A Random Pair of Friends

Consider a group of people in which some are friends. We assume that friendship is symmetric: if Alice is Bob’s friend, then Bob is Alice’s friend. That means we can build a friendship graph where vertices are people and edges correspond to friendships. Let’s assume that every person has at least one friend, so the friendship graph doesn’t have isolated vertices.

Darla needs to conduct research by surveying random pairs of friends. But first, she has to find those pairs. To ensure that the pairs are randomly selected, she must pick two random people from the group, contact them, and ask them whether or not they are friends. If they are, she gives them her questionnaire. If not, Darla wasted tons of time and had to keep looking.

The group she is surveying is enormous. So, when she picks two random people, they typically have never even heard of each other. Bother!

Darla decides to speed up the process. She would pick a random person, ask them for a list of friends, and then randomly pick one person from the list. Since every person has at least one friend, Darla always ends up with a filled questionnaire.

Puzzle question. Why is Darla’s method wrong? Can you describe the pairs of friends her method favors?



  1. Carl Feynman:

    It favors people who have lots of friends who, in turn, have few friends.

  2. Bruce Fleischer:

    The answer should apply to an edge in the graph. Edges belonging to isolated couples, who have no other friends besides each other, are most over-represented.
    Darla can do better the more work she is willing to do per questionnaire. Set a probability p < 1. Pick a random person. If that person has k friends and kp 1, generalize this to picking either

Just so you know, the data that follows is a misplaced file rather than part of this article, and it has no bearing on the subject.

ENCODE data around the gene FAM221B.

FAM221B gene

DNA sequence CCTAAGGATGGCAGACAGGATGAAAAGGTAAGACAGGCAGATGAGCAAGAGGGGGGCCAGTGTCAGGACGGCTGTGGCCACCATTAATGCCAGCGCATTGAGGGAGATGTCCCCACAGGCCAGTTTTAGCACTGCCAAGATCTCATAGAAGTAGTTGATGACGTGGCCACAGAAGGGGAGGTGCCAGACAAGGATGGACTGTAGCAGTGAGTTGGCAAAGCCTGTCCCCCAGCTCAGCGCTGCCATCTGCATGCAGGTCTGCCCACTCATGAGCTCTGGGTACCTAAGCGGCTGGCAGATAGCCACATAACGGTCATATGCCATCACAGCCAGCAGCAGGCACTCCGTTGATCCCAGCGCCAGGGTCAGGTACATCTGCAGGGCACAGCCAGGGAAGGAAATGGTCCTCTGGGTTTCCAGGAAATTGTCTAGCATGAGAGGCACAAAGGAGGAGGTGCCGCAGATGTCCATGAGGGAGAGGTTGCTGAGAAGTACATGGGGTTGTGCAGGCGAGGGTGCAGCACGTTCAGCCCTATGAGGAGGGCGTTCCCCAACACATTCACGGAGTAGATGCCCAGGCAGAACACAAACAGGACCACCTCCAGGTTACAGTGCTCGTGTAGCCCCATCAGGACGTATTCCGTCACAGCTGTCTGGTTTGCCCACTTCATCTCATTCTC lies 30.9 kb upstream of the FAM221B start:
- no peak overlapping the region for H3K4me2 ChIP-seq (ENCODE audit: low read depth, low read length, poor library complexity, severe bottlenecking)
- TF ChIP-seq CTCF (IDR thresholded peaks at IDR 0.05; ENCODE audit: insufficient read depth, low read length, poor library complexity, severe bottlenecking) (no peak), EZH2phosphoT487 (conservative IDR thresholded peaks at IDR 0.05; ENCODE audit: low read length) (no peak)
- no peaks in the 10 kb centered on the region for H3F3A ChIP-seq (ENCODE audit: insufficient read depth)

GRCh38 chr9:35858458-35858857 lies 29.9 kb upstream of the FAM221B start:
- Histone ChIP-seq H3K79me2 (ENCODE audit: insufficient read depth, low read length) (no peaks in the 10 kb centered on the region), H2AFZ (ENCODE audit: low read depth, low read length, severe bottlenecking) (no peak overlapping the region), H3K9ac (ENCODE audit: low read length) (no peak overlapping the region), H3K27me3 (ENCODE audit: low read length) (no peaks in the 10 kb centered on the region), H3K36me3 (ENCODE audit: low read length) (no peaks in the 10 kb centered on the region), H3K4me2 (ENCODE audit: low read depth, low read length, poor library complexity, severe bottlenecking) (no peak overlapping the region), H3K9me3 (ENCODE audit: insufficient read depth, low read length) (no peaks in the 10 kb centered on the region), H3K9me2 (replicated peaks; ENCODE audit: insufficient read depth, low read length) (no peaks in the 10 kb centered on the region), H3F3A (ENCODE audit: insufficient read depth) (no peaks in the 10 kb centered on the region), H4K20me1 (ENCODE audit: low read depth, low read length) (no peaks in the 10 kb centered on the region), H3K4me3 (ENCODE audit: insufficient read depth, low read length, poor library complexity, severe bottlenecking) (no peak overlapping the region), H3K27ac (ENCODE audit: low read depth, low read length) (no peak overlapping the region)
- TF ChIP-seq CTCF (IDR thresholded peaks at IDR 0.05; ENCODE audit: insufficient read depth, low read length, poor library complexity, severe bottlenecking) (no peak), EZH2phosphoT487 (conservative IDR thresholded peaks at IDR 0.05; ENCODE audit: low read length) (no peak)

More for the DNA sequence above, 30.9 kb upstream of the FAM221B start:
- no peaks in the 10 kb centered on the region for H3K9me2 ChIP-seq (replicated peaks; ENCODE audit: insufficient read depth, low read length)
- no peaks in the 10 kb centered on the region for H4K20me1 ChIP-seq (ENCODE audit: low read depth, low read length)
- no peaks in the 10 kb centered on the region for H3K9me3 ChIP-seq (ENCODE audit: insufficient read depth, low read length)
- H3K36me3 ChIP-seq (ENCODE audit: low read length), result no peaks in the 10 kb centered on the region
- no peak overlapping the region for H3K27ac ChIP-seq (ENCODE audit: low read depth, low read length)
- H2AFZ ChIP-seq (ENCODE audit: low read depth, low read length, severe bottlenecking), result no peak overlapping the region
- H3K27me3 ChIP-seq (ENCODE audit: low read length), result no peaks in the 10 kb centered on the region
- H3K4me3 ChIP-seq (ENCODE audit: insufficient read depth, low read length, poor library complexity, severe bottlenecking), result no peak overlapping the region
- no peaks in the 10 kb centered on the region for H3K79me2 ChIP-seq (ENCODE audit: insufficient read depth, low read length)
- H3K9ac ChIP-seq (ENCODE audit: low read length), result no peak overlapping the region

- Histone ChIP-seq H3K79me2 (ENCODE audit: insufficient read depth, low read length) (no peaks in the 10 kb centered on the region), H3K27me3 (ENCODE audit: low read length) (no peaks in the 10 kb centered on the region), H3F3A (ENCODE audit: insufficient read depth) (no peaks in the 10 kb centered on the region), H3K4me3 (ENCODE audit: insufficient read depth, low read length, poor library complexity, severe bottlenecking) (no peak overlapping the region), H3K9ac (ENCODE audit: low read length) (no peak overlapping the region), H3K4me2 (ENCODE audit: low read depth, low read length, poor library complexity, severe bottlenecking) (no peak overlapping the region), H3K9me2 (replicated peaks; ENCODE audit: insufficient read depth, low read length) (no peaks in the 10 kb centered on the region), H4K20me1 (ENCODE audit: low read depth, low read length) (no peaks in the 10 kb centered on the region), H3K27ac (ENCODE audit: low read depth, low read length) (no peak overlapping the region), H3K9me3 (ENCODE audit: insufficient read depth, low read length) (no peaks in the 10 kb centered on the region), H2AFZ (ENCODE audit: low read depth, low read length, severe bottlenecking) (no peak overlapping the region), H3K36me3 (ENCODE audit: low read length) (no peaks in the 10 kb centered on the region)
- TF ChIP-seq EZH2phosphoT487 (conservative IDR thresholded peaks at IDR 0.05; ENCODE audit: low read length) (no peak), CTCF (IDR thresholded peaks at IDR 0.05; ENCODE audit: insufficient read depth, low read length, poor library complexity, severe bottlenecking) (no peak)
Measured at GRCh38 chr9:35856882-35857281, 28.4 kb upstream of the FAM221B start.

ceil(kp) or floor(kp) of their friendships. Smaller p reduces the favoring of friendships sharing a common popular person. If p is small enough, Darla will likely
    check every person and not save any work.

    The question makes implicit assumptions about the data structure representing the friendship graph, since it is computationally cheap to pick a random vertex but expensive to pick a random edge.

  3. lvps1000vm:

    Does it make sense to weight the answers by number of friends? Say she calls a random person, picks a name from the list of f friends, but the answers are weighted by f when tallying the results — instead of just tallying them take a weighted mean.

    With population N, a frienship whose members have f and g friends might be either picked with probability 1/fN weighing f or probability 1/gN weighing g, so on average all friendhips weigh equally 2/N.

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